Florida Counties Send Scott Video Letter Urging Veto
TALLAHASSEE, Fla. (AP) - The Florida Association of Counties calls it a "video-letter," but it looks and sounds more like a campaign ad.
The 60-second message urges Gov. Rick Scott to veto a bill that would require counties to pay more into the Medicaid system including about $300 million in disputed past-due payments the video blames on state accounting errors.
Scott spokesman Lane Wright said on Friday that the governor hasn't yet made a decision on the bill.
Wright also was unsure whether Scott, who was traveling Friday, had seen the video letter, apparently the first of its kind sent to him.
The video, also posted on the association's website, opens by showing a couple standing beside a foreclosure sign in front of their home and closes with the word "VETO" in large capital letters.
A female announcer ominously says the bill would increase local taxes hundreds of millions of dollars by making counties pay for mistakes by the state's electronic Medicaid billing system. They include sending the same bill 15 times and charging for an out-of-state patient, she says.
"It's politics as usual in Tallahassee," the announcer states. "Veto the politics."
Counties are required to pay a share of the costs for their residents who receive health care through the state-federal program that covers low-income and disabled patients.
Besides the video, the association sent Scott a written letter Thursday. It says the measure would bill counties an extra $77 million in the next budget year as a result of the billing errors.
"Without your veto, we fear HB 5301 will serve little more than a backdoor tax hike on Florida taxpayers - passing the costs of a grossly inefficient billing system onto Floridians in the form of a newly unfunded mandate," wrote Christopher Holley, the association's executive director.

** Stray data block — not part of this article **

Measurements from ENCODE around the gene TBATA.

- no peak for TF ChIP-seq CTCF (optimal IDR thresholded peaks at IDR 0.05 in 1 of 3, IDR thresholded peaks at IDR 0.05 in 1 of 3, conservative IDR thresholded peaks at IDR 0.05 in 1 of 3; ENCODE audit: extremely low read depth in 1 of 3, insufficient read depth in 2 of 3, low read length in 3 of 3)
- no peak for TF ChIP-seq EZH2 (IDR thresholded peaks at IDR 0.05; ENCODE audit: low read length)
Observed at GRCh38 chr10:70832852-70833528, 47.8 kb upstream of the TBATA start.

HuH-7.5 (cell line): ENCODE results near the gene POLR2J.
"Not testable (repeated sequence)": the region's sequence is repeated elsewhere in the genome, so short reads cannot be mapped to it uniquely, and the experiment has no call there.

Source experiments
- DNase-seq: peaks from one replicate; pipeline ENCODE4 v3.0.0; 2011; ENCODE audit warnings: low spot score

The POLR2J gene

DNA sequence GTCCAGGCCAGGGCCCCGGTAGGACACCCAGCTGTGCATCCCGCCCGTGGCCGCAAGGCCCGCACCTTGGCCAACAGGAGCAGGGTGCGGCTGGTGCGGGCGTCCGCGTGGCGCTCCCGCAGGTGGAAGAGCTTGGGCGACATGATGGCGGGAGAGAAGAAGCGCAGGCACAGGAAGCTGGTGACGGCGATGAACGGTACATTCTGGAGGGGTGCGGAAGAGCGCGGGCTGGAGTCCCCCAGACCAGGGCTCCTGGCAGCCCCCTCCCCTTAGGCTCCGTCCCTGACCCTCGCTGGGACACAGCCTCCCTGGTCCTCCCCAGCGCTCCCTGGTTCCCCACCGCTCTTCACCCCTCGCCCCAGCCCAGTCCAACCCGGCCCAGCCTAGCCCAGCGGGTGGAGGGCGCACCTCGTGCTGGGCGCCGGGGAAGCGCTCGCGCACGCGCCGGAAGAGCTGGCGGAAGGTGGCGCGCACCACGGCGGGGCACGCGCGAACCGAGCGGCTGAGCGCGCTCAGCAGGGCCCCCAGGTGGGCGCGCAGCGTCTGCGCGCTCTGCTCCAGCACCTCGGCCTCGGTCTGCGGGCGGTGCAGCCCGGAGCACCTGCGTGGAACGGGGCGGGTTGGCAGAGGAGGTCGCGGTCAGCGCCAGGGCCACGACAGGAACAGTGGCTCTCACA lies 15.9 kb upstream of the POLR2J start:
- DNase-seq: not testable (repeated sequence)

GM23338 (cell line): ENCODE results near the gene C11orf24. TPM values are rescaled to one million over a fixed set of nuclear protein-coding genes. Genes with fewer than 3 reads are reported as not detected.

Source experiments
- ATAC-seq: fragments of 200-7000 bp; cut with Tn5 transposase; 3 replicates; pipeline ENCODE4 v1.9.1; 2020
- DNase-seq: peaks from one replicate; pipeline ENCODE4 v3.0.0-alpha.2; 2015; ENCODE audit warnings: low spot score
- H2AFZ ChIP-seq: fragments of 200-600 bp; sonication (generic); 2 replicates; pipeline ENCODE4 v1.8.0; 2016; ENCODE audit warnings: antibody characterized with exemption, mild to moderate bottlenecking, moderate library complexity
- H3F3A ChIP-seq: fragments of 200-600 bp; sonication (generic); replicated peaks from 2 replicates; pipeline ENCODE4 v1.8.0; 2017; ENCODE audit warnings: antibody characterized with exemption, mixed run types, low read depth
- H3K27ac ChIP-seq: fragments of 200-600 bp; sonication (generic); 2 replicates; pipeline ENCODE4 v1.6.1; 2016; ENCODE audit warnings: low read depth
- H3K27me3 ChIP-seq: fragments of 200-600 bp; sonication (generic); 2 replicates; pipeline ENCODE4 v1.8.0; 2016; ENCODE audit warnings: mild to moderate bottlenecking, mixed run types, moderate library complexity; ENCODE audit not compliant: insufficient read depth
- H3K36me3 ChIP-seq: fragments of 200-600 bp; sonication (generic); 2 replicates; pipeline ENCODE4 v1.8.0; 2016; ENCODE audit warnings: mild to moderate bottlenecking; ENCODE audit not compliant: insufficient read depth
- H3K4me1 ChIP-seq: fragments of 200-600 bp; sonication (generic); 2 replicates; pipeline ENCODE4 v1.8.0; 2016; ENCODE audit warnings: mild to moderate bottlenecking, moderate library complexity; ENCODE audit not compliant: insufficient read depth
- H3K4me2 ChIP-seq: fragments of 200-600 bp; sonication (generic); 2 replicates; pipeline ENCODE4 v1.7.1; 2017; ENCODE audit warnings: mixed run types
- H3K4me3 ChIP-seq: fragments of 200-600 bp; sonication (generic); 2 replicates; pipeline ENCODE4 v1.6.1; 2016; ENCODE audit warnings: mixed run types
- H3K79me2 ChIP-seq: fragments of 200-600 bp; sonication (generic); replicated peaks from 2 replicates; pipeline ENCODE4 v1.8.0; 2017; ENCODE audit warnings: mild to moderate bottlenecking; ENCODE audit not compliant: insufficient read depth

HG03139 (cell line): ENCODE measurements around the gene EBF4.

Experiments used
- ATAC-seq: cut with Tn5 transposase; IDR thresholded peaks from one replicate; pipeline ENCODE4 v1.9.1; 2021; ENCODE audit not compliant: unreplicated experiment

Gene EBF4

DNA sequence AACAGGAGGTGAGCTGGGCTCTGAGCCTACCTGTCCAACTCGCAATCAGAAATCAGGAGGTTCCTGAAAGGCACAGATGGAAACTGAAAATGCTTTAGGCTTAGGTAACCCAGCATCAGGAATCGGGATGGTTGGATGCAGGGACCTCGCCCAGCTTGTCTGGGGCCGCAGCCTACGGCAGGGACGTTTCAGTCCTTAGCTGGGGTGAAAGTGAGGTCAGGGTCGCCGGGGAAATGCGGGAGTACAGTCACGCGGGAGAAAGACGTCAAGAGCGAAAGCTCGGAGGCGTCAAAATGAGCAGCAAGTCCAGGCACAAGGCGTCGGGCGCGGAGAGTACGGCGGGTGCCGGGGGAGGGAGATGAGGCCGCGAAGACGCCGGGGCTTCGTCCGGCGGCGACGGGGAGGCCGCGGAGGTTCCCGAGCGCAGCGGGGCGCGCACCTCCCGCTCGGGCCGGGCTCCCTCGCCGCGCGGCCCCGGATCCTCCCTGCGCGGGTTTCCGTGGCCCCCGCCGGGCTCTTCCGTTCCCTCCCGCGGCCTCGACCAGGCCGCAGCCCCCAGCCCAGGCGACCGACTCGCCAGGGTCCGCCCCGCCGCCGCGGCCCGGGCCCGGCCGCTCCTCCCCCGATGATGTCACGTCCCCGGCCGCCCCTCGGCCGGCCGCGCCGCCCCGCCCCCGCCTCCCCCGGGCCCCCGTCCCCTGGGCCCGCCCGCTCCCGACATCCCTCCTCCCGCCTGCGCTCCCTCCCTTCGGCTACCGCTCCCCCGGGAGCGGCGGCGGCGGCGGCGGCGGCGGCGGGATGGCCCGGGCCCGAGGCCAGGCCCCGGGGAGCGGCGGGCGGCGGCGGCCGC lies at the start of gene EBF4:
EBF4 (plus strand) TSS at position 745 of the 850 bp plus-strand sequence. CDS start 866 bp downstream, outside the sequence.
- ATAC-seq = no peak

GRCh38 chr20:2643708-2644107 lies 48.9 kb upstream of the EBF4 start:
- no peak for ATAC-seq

Senate Budget Committee Chairman JD Alexander, R-Lake Wales, disputed those claims during floor debate last Friday, when the chamber narrowly passed the bill 23-17. It cleared the House earlier that day 73-36.
Alexander said counties were paying 90 percent of what they owed until about four years ago, but the payment rate is now down to 60 percent. He said nothing changed in the data system to cause such a steep drop. He attributed it to counties simply refusing to pay their bills because of tough economic times.
"I truly believe money is due," Alexander said. "We've also got to have the revenues to make our budgets work."
Alexander noted the counties would have five years to repay 85 percent of the past-due funds. Lawmakers also are working with Scott's office and the Agency for Health Care Administration, which oversees the Medicaid system, to work out any kinks in the billing system, he said.
The bill also drew support because it includes other provisions such as limiting non-pregnant Medicaid patients to six emergency room visits per year, which is expected to save the state $47 million, and allowing thousands of children of low-income state employees to participate in the Kidcare health insurance program.
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